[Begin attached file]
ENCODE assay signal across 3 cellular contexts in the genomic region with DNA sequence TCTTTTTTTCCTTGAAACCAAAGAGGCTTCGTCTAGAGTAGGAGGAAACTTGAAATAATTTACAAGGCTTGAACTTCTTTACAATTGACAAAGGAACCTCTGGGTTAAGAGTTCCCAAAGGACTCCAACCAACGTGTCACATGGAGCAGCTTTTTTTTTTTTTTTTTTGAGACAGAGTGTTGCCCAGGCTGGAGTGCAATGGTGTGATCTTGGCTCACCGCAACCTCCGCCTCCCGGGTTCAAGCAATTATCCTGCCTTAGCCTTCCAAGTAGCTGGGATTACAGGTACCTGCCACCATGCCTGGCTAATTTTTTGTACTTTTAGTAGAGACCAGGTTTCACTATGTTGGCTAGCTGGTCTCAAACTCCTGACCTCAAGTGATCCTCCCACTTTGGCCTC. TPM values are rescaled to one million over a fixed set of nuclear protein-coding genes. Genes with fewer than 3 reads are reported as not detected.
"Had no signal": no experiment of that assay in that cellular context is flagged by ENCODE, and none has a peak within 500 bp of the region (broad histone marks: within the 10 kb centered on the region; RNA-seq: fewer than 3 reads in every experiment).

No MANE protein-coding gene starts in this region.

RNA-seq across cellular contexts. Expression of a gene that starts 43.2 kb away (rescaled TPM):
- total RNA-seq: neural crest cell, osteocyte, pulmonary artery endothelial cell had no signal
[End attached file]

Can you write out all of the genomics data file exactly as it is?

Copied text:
ENCODE assay signal across 3 cellular contexts in the genomic region with DNA sequence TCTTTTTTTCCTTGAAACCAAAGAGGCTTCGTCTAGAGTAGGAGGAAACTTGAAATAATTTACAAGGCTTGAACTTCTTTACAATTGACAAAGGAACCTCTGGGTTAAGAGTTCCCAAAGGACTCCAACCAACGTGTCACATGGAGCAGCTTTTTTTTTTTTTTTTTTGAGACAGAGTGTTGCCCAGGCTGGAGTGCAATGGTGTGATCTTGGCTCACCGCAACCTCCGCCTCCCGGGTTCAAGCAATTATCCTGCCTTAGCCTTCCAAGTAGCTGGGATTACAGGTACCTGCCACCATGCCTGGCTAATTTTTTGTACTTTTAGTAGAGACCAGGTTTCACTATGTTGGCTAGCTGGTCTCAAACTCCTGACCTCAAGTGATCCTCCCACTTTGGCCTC. TPM values are rescaled to one million over a fixed set of nuclear protein-coding genes. Genes with fewer than 3 reads are reported as not detected.
"Had no signal": no experiment of that assay in that cellular context is flagged by ENCODE, and none has a peak within 500 bp of the region (broad histone marks: within the 10 kb centered on the region; RNA-seq: fewer than 3 reads in every experiment).

No MANE protein-coding gene starts in this region.

RNA-seq across cellular contexts. Expression of a gene that starts 43.2 kb away (rescaled TPM):
- total RNA-seq: neural crest cell, osteocyte, pulmonary artery endothelial cell had no signal